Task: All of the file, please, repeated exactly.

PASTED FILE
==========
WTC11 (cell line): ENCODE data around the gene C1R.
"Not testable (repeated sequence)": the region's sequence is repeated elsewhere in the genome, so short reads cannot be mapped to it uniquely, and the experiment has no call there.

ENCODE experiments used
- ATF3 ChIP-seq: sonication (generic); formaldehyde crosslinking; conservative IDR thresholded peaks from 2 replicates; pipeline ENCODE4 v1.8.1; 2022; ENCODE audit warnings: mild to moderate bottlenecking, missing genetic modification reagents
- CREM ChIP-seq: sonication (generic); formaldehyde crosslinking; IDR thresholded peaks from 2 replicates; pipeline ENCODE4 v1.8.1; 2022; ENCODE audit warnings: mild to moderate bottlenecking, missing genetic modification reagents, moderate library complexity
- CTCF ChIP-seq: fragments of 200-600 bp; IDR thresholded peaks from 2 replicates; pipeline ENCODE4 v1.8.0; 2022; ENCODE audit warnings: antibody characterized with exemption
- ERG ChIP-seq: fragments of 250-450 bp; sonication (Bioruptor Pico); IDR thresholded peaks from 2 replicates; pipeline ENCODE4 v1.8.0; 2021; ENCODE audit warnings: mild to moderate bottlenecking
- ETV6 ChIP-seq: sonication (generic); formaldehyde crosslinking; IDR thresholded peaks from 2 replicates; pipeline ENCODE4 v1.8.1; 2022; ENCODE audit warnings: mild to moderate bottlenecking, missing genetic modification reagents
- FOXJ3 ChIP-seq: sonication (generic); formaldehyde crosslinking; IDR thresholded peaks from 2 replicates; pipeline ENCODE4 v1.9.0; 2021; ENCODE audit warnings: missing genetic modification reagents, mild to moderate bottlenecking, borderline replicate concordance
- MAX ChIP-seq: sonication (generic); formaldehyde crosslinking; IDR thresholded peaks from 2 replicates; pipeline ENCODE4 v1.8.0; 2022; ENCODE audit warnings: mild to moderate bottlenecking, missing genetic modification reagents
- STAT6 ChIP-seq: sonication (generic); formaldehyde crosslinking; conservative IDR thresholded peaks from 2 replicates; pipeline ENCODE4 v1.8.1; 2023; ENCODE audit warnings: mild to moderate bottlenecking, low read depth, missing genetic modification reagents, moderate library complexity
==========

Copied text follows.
WTC11 (cell line): ENCODE data around the gene C1R.
"Not testable (repeated sequence)": the region's sequence is repeated elsewhere in the genome, so short reads cannot be mapped to it uniquely, and the experiment has no call there.

ENCODE experiments used
- ATF3 ChIP-seq: sonication (generic); formaldehyde crosslinking; conservative IDR thresholded peaks from 2 replicates; pipeline ENCODE4 v1.8.1; 2022; ENCODE audit warnings: mild to moderate bottlenecking, missing genetic modification reagents
- CREM ChIP-seq: sonication (generic); formaldehyde crosslinking; IDR thresholded peaks from 2 replicates; pipeline ENCODE4 v1.8.1; 2022; ENCODE audit warnings: mild to moderate bottlenecking, missing genetic modification reagents, moderate library complexity
- CTCF ChIP-seq: fragments of 200-600 bp; IDR thresholded peaks from 2 replicates; pipeline ENCODE4 v1.8.0; 2022; ENCODE audit warnings: antibody characterized with exemption
- ERG ChIP-seq: fragments of 250-450 bp; sonication (Bioruptor Pico); IDR thresholded peaks from 2 replicates; pipeline ENCODE4 v1.8.0; 2021; ENCODE audit warnings: mild to moderate bottlenecking
- ETV6 ChIP-seq: sonication (generic); formaldehyde crosslinking; IDR thresholded peaks from 2 replicates; pipeline ENCODE4 v1.8.1; 2022; ENCODE audit warnings: mild to moderate bottlenecking, missing genetic modification reagents
- FOXJ3 ChIP-seq: sonication (generic); formaldehyde crosslinking; IDR thresholded peaks from 2 replicates; pipeline ENCODE4 v1.9.0; 2021; ENCODE audit warnings: missing genetic modification reagents, mild to moderate bottlenecking, borderline replicate concordance
- MAX ChIP-seq: sonication (generic); formaldehyde crosslinking; IDR thresholded peaks from 2 replicates; pipeline ENCODE4 v1.8.0; 2022; ENCODE audit warnings: mild to moderate bottlenecking, missing genetic modification reagents
- STAT6 ChIP-seq: sonication (generic); formaldehyde crosslinking; conservative IDR thresholded peaks from 2 replicates; pipeline ENCODE4 v1.8.1; 2023; ENCODE audit warnings: mild to moderate bottlenecking, low read depth, missing genetic modification reagents, moderate library complexity